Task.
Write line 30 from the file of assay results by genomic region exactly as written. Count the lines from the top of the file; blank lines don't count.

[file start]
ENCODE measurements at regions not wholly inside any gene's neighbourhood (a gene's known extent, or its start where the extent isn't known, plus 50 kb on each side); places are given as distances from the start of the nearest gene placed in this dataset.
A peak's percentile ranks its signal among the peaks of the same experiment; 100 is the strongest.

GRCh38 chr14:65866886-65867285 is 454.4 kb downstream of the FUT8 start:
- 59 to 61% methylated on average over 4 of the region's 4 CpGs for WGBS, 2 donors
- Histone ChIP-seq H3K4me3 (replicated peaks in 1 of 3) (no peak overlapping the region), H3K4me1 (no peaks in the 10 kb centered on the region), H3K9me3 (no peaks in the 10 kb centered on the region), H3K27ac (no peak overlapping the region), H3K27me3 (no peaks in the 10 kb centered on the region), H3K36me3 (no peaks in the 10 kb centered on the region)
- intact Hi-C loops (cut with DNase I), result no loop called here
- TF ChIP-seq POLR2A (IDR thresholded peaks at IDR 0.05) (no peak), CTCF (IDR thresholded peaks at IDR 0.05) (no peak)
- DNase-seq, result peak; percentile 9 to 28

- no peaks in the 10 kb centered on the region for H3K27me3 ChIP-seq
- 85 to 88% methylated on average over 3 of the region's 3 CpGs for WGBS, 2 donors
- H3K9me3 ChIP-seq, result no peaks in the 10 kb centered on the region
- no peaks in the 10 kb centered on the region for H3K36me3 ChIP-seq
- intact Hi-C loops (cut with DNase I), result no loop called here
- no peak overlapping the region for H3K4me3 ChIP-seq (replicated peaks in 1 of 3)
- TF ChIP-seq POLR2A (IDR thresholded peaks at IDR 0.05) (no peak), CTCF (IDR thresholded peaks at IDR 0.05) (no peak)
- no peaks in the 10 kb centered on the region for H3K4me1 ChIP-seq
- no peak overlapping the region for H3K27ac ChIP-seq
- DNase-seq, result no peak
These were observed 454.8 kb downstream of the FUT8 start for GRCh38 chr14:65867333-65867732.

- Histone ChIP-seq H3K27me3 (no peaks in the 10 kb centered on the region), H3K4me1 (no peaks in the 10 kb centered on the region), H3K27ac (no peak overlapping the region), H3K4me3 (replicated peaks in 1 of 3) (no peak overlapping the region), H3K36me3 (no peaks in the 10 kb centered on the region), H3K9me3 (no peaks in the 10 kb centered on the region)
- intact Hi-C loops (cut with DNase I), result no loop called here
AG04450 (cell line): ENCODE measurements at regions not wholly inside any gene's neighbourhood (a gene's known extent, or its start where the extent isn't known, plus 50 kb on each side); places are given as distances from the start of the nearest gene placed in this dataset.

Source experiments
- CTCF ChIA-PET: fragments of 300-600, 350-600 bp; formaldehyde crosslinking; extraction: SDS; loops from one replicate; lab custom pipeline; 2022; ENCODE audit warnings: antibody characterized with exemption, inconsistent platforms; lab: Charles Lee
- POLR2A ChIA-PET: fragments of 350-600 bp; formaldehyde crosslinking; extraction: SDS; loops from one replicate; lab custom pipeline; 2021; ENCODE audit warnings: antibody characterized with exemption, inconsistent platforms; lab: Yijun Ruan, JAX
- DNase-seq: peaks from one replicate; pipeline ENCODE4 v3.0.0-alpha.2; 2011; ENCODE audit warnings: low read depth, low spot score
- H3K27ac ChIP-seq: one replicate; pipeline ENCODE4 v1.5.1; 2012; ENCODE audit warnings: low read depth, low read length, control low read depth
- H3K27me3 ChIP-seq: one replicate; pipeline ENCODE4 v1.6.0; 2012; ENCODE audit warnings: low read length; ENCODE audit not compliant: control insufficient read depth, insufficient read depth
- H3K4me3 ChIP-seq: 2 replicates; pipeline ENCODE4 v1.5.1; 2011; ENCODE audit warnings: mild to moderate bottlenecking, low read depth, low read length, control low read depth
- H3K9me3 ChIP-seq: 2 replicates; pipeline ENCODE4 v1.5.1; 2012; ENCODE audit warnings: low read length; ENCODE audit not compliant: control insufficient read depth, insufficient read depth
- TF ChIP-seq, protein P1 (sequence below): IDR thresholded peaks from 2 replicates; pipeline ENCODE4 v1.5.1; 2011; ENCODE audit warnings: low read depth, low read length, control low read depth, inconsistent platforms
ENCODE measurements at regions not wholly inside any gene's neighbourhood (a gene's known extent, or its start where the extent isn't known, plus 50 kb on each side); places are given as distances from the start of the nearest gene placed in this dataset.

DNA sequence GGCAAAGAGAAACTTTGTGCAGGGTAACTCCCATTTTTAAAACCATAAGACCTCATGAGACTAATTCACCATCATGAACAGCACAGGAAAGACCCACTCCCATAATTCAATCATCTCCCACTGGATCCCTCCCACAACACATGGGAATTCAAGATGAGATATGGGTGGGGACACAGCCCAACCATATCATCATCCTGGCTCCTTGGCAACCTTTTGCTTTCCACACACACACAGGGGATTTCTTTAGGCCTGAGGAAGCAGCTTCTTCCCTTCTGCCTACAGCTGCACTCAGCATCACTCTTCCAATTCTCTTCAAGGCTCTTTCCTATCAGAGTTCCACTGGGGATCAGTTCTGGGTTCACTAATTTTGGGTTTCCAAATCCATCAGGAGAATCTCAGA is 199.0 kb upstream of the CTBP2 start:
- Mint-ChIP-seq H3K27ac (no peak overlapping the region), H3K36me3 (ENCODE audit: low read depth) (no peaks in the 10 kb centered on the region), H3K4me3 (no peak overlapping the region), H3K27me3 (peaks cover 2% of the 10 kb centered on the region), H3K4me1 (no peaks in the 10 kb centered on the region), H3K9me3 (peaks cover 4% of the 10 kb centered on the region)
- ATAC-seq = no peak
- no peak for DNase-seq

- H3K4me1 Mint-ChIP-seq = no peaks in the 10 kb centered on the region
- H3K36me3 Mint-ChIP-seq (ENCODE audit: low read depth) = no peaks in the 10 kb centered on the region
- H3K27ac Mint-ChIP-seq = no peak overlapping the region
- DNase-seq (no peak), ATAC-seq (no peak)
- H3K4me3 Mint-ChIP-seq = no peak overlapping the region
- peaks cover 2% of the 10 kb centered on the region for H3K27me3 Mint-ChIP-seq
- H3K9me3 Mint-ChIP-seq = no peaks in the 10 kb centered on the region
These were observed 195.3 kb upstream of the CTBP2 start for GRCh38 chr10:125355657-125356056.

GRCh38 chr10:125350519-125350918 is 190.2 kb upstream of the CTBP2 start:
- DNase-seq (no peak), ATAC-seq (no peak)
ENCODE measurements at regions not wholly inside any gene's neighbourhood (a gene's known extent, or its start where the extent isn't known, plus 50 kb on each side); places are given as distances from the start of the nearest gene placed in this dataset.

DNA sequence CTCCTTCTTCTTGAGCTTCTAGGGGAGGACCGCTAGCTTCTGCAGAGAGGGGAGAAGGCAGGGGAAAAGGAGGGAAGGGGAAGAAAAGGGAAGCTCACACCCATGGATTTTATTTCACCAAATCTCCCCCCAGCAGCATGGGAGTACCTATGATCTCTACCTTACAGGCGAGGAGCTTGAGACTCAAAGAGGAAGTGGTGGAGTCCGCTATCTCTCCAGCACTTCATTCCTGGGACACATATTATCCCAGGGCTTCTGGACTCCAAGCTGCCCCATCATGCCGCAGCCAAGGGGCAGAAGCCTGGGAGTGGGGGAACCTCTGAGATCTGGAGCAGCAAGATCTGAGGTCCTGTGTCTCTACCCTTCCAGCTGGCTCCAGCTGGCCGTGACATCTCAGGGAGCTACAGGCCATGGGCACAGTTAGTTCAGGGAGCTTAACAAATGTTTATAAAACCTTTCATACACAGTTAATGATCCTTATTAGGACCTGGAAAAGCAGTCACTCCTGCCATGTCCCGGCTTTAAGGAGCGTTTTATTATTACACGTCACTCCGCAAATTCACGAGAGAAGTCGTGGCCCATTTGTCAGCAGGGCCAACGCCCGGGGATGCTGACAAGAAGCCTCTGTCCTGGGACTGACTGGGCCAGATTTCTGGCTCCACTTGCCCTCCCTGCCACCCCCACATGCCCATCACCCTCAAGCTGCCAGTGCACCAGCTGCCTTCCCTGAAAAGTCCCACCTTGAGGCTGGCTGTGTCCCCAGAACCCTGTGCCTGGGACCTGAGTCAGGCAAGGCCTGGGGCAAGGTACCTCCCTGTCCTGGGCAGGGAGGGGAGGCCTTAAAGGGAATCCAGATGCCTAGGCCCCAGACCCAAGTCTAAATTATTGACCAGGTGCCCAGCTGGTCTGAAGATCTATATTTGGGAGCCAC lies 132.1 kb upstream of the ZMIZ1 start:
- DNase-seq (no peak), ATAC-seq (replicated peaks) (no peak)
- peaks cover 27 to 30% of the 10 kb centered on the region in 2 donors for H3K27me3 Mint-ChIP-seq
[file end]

- H3K9me3 ChIP-seq: 2 replicates; pipeline ENCODE4 v1.5.1; 2012; ENCODE audit warnings: low read length; ENCODE audit not compliant: control insufficient read depth, insufficient read depth